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Virgil's Pious Man and Menenius Agrippa: A Note on Aeneid1.148–53

Published online by Cambridge University Press:  07 September 2009

Extract

Just as when disorder arises among the people of a great city and the common mob runs riot, wild passion finds weapons for men's hands and torches and rocks start flying; at such a time if people chance to see a man who has some weight among them for his goodness and his services to the state, they fall silent, standing and listening with all their attention while his words command their passions and soothe their hearts… (trans. David West)

Type
Research Article
Copyright
Copyright © The Classical Association 1998

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References

1. See Russell, D. A., ‘Plutarch's Life of Coriolanus’, JRS 53 (1963), 21–2Google Scholar .

2. See n. at I.i. 134–9 in Shakespeare, Coriolanus, ed. Brockbank, P., the Arden Shakespeare (London, 1976)Google Scholar . I have taken quotations from Coriolanus from this edition. Ogilvie's, R. M. note on Livy's Menenius parable is valuable (A Commentary on Livy, Books 1–5 [Oxford, 1965])Google Scholar .

3. See Woodman, A. J., Rhetoric in Classical Historiography (London, 1988), 128–35Google Scholar .

4. For Livy's influence on Virgil, see Woodman, , ‘Virgil the Historian’ in Diggle, J., Hall, J. B., and Jocelyn, H. D. (edd.), Studies in Latin Literature and its Tradition (PCPhS Suppl. xv, 1989), 132–5Google Scholar :‘… Livy's first pentad… had established itself quickly as a classic; and many scholars have noted similarities of wording between the two authors [Livy and Virgil]… which indicate that one author was familiar with the other's work’ (134). Woodman suggests that ‘Virgil wrote lines 630–62 of Book 8 with Livy's first pentad in mind’(134).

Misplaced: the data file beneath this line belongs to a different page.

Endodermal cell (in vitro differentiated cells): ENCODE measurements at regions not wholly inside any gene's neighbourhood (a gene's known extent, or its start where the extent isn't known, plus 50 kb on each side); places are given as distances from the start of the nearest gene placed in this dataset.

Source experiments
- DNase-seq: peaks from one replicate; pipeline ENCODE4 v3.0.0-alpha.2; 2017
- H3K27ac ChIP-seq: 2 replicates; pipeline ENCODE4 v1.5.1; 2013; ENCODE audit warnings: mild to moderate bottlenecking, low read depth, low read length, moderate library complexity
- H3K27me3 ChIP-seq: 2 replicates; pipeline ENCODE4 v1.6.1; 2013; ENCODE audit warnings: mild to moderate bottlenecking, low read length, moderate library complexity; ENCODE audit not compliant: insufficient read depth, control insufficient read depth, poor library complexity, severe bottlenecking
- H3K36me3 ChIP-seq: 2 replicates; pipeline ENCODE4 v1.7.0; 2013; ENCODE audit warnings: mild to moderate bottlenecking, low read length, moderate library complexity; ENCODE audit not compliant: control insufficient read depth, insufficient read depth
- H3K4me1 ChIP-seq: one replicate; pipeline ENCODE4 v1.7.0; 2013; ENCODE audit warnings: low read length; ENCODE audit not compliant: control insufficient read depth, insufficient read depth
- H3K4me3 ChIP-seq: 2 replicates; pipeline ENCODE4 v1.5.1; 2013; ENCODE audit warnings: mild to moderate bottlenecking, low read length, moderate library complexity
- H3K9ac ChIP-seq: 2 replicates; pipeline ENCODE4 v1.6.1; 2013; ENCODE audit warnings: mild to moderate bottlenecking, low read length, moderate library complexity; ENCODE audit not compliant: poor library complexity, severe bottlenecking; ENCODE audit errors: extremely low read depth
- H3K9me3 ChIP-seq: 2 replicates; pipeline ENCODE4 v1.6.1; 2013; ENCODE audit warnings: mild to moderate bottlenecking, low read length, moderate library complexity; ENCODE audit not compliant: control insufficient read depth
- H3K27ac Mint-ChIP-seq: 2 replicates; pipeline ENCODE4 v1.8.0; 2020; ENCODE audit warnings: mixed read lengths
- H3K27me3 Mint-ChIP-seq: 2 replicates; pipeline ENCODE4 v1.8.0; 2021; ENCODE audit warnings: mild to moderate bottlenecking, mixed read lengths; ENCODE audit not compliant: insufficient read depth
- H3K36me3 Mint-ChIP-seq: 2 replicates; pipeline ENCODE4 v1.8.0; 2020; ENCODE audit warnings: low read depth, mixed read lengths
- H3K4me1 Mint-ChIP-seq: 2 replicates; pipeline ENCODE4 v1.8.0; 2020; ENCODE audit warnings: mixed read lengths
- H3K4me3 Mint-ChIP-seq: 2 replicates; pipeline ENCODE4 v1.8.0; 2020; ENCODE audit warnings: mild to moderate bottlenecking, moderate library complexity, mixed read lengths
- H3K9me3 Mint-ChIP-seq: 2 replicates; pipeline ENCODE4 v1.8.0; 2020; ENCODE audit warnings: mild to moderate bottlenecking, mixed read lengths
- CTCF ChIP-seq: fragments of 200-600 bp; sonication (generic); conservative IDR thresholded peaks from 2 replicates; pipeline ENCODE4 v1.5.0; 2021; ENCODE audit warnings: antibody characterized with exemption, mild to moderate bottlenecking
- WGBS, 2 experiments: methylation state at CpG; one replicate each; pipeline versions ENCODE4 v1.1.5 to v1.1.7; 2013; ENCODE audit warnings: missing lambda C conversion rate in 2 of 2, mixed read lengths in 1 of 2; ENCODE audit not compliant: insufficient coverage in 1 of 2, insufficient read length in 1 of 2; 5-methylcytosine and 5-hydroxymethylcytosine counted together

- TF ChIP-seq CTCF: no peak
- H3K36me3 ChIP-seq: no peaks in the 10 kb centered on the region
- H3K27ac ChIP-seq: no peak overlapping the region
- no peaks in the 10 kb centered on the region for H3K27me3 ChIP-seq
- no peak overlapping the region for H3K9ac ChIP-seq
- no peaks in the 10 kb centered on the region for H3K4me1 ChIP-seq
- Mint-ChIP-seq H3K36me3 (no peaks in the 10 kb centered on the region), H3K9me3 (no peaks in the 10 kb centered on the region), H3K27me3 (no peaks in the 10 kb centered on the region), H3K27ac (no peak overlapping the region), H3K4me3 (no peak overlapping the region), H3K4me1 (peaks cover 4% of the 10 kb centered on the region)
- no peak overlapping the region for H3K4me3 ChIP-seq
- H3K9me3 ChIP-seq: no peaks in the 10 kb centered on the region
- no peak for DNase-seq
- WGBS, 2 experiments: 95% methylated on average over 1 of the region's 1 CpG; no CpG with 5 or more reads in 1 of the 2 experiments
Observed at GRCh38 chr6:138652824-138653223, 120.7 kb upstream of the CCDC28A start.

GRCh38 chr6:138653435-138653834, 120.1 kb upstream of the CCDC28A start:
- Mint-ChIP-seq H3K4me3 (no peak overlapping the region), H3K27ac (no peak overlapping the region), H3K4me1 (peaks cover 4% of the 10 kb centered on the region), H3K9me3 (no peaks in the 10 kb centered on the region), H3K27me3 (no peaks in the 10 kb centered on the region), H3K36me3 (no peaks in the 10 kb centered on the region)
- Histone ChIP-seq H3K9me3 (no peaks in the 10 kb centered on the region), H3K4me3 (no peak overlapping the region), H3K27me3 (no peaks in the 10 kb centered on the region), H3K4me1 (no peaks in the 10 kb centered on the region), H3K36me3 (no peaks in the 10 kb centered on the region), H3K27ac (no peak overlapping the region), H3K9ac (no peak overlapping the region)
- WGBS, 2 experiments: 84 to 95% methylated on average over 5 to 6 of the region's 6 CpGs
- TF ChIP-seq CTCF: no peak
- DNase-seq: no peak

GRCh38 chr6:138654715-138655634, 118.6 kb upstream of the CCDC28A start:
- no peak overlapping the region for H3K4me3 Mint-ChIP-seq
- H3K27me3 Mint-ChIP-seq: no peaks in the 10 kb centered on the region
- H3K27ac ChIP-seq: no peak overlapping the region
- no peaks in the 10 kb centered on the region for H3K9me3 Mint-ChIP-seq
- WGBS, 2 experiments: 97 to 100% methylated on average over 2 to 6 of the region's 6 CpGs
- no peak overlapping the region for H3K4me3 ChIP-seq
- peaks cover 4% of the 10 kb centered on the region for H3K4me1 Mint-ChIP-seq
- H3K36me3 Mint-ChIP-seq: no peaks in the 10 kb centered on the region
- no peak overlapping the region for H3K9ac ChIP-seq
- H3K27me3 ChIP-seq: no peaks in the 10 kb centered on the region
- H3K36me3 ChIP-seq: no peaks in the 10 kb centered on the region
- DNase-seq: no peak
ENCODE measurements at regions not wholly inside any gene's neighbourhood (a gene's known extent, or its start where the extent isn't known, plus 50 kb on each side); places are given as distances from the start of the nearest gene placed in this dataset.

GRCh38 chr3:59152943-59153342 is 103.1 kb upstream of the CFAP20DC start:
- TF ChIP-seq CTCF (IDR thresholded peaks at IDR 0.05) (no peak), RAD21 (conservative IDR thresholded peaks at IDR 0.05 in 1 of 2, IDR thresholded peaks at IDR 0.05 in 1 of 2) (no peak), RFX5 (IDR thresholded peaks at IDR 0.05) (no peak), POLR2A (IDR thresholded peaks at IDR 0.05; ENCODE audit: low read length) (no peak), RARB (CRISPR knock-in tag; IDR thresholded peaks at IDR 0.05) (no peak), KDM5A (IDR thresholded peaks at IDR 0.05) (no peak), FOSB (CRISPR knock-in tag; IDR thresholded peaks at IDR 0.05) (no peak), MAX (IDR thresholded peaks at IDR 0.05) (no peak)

5. For the suggestion of Cato, see Virgil Aeneid I, ed. Austin, R. G. (Oxford, 1971), n. at 148ffGoogle Scholar . Harrison, S. J. (‘Virgil on Kingship: the First Simile of the Aeneid, PCPhS 34 [1988], 55–9)Google Scholar finds the link with Cato ‘attractive’ but goes on to suggest (in my view more persuasively) that there is a reference in the Virgil simile to Hesiod on the gifts of the Muses to kings (Theogony, 81–93). Of course, as Harrison justly remarks, “we need not limit the poet to one model only for a simile’ (56).

6. It is of course true that riotous assemblies are a common feature both of Latin literature and of Roman history. See, e.g., Brunt, P. A., ‘The Roman mob’ in Finley, M. I. (ed.), Studies in Ancient Society (London, 1974), 74–5Google Scholar . What is unusual – and perhaps limited in Roman history to the episodes of Menenius and Cato – is the quelling of such assemblies by great personal qualities.

7. See Drummond's, A. entry on Menenius Lanatus, Agrippa on p. 959Google Scholar of the Oxford Classical Dictionary, ed. Hornblower, S. and Spawforth, A. (Oxford, 1996)Google Scholar .

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